by ‘Jola Sotubo
Two of Nigeria’s most prominent businessmen are to have a face-off in court after a disagreement relating to property.
The suit is slated for hearing on January 21 and was filed by Oba Otudeko against Aliko Dangote, Africa’s richest man.
The subject in contention is the ownership of a parcel of land measuring 10.841 square metres located within the Lagos Ports Complex known as 5th Apapa Wharf Extension.
Daily Independent reports:
While Otudeko, through his company, Honeywell Group Limited, wants the court to adjudge him as the valid owner of the land by virtue of a lease agreement between the firm and the Nigerian Ports Authority (NPA), Dangote is insisting that the agreement was neither turned into a deed nor registered in any Lands Registry.
Otudeko is alleging in the suit that Dangote and his company actually procured and induced the NPA to break the initial agreements and legal relations in respect of the disputed land.
The case was initially handled by Justice Ramat Mohammed but was later transferred to Justice Okechukwu Okeke following Mohammed’s transfer out of Lagos.
However, Chief Judge of the Federal High Court, Justice Ibrahim Auta, has re-assigned the matter to Justice Okon Abang.
The latest development was occasioned by Okeke’s retirement from the bench of the court.
The matter is to start de-novo (afresh) before Abang on January 21.
Honeywell Group had in the suit listed NPA, Bureau of Public Enterprises (PBE), Dangote Industries Limited, Aliko Dangote and Greenview Development Nigeria Limited as co-defendants.
According to the statement of claim, Honeywell Group averred that by an agreement, NPA leased the said land to it for five years for the purpose of setting up a bulk food handling facility for a consideration of N2.168 million per annum, adding that in keeping with the agreement, it paid the aforesaid amount and also paid N290,000 for the survey of the land.
The plaintiff (Honeywell Group) noted that it took possession of the land to the knowledge of the defendants and began the required technical investigations and expenditures necessary for the setting up of the bulk food handling facility, which was to cost about $100 million.
The plaintiff added that despite being aware of its massive development plans on the land, the BPE suddenly suspended the pre-existing rights by concessioning NPA’s Apapa Ports Complex, including the 5th Apapa Wharf Extension, to Greenview Development Limited, a company related to Dangote.
Honeywell Group added that NPA and BPE later asked it to vacate the facility to ensure smooth transfer to new operator, alleging that Dangote and his company actually procured and induced the NPA to break the initial agreements and legal relations.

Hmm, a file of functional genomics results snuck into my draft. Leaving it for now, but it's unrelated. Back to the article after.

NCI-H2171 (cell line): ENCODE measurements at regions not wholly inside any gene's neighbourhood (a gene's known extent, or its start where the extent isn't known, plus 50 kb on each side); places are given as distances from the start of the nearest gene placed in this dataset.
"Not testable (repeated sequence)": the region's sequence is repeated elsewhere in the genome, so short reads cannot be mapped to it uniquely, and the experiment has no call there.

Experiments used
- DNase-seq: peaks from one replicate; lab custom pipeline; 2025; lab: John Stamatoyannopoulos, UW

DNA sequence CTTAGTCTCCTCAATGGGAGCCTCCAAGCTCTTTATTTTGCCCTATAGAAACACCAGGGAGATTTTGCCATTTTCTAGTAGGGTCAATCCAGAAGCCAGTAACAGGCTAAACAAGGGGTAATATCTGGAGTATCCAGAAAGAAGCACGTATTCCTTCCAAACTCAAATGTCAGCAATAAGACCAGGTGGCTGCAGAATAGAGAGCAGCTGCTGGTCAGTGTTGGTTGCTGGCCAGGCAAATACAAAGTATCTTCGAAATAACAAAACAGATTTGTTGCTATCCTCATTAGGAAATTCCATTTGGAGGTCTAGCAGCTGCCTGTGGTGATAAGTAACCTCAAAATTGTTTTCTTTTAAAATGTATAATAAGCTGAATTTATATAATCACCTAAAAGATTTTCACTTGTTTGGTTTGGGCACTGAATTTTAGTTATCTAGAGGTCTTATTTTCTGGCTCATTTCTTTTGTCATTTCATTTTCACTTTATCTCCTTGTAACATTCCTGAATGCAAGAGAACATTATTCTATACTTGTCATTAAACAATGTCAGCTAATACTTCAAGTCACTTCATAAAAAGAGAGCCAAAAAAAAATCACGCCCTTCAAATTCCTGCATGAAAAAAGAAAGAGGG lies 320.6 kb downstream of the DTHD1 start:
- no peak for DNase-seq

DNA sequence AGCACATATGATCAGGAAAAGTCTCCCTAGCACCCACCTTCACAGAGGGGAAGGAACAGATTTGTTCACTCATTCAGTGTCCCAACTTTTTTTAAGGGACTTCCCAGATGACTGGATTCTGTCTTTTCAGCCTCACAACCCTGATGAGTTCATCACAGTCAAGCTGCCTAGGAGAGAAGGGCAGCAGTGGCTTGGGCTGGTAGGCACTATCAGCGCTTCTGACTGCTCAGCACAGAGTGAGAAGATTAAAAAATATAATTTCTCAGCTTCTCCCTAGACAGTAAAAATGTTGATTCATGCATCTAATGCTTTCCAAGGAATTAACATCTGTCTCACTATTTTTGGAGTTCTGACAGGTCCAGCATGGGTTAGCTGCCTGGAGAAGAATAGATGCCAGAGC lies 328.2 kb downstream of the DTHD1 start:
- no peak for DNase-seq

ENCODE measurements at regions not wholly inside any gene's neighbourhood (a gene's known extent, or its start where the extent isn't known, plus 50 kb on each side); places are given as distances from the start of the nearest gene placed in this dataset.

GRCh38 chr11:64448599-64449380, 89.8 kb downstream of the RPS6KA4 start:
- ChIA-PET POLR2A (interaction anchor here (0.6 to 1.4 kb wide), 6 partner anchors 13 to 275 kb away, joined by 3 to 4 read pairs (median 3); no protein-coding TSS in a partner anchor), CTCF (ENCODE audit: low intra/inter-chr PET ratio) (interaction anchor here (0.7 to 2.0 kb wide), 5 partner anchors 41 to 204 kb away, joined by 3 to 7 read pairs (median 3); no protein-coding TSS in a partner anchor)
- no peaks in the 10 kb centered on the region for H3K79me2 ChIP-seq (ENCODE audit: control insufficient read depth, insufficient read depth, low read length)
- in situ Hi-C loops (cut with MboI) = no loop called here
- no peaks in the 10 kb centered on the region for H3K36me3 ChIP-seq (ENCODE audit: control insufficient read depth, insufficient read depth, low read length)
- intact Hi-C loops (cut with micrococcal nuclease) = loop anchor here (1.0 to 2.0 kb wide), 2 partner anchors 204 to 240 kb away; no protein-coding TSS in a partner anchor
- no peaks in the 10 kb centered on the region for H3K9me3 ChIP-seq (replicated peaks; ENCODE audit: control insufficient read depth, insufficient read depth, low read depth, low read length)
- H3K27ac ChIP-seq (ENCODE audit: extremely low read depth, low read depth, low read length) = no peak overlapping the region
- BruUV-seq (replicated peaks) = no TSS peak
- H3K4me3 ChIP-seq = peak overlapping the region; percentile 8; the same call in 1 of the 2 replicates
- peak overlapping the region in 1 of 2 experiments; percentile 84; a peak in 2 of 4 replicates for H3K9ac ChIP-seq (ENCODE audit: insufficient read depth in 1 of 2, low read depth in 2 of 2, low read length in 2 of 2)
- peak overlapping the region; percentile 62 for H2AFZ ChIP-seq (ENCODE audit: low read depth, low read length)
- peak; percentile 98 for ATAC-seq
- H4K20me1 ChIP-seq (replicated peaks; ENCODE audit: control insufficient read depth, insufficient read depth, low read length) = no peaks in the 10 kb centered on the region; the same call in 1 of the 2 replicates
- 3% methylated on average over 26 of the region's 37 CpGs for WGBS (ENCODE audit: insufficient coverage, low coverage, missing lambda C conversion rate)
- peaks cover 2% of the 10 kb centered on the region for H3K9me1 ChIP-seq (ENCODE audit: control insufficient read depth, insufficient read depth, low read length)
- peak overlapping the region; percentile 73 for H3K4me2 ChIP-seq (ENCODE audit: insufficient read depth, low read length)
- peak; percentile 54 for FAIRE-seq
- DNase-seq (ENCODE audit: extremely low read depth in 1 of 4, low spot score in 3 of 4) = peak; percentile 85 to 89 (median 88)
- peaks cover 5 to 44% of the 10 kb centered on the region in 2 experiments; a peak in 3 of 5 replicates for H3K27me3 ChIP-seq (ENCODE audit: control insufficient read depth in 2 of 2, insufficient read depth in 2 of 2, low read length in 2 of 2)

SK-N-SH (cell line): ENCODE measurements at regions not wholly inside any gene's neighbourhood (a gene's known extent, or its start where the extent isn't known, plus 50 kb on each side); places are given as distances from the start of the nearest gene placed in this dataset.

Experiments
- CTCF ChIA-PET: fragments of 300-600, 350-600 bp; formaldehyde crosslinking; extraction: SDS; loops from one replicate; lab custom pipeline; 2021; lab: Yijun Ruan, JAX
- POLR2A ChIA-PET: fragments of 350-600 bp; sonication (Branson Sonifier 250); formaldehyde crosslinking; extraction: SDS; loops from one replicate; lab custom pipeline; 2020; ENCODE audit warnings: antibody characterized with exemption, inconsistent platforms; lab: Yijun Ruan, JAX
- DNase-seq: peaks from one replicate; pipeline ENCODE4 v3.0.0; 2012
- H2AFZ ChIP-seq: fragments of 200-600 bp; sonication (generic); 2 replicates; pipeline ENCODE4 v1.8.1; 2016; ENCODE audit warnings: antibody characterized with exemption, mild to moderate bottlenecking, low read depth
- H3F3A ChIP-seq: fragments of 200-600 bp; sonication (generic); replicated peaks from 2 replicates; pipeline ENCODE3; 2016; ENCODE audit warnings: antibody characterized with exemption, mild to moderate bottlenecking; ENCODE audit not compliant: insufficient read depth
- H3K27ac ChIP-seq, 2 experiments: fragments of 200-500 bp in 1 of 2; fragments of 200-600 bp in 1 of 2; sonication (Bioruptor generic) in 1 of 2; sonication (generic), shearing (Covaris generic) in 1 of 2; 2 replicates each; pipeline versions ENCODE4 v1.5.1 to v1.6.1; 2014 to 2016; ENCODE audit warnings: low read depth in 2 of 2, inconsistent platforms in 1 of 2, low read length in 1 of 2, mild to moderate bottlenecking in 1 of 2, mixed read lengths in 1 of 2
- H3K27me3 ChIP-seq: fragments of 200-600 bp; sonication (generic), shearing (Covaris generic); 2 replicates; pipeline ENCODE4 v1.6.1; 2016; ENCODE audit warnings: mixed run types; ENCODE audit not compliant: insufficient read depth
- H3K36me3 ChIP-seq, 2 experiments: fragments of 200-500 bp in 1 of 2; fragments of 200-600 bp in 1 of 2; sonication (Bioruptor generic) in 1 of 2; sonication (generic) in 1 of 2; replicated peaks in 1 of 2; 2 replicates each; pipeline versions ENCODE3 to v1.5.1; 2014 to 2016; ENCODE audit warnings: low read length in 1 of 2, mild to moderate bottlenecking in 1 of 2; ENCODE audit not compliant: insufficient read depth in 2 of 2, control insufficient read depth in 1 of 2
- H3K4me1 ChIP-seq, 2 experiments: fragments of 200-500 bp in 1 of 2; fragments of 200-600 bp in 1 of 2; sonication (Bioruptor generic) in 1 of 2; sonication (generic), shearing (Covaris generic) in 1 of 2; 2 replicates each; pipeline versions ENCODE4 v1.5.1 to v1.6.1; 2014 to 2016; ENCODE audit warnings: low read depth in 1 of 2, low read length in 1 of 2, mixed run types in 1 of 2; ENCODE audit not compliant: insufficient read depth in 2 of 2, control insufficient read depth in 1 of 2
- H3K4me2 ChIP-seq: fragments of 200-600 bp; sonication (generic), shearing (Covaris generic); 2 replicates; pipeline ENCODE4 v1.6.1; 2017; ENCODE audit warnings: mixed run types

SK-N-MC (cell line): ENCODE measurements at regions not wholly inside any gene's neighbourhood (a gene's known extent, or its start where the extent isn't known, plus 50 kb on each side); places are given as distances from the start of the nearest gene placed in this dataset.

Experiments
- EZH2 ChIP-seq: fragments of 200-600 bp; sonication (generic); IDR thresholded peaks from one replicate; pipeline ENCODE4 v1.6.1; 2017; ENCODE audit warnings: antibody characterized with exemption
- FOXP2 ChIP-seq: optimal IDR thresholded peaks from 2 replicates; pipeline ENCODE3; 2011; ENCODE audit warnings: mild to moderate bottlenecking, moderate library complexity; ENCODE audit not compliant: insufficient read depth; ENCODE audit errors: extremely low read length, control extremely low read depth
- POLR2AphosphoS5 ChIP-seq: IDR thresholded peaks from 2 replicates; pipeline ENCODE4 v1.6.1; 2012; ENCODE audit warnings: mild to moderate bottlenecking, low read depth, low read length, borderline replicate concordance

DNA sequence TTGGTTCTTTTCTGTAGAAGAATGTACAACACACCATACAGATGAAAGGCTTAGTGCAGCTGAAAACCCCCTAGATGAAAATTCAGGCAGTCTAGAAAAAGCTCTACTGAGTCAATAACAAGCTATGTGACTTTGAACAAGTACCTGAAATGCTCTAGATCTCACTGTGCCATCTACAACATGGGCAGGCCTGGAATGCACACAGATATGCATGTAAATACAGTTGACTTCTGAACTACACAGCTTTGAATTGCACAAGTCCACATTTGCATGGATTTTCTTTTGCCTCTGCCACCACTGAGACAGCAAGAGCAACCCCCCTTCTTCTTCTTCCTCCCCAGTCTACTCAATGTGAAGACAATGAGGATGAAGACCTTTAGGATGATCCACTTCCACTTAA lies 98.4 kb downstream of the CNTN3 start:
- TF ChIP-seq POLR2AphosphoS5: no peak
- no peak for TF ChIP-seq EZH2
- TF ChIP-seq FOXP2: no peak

The plaintiff alleged that Dangote, through his agents, harassed, threatened and ordered its officials to vacate the land.
Besides, the plaintiff argued that BPE lacked the power under its so called port reforms, to take over and alienate NPA’s assets when the NPA Act has neither been amended nor did any valid resolution of the appropriate body supports such action.
By the eventual forceful eviction from the land, the plaintiff submitted that it lost the profit it would have made and was greatly injured in its business. Even, the plaintiff stressed that by virtue of the action of the defendants, the cost of putting up the contemplated structure had risen from $100 million to $148 million.
The plaintiff is, therefore, urging the court to declare it as the exclusive legal occupier of the land and to restrain the defendants from treating it as stranger or trespasser on the land.
It also wants $48 million damages, being the additional expenses required to build the bulk food handling facility.
But Dangote, in his statement of defence, is arguing that that the suit was frivolous, vexatious and that it constituted an abuse of court process, adding that the suit was aimed at truncating the approved policy of the concessionaire of seaports of the Federal Government and to deter the progress of works and development being carried out by Greenview Development on the land.
He argued that no Presidential consent was sought nor obtained before the lease agreement was granted to Honeywell Group in respect of the land, and that as part of the privatisation and commercialisation policy of the Federal Government, notices were given to the general public in 2003 for the concessioning of all the Nigerian Seaports/Complexes by the BPE.
Under the policy, Dangote explained that all existing leases/licences of land at Nigeria’s seaports were affected, and that fresh bids were required for the concessioning of all the various seaports in Nigeria.
The defendants added that Greenview was eventually granted the concessionaire approval by the Federal Government of Terminal ‘E’ of Apapa Ports covering an area of 19.091 hectares, and that it was untrue that the plaintiff had ever been in occupation of the land known as the 5th Apapa Wharf Extension.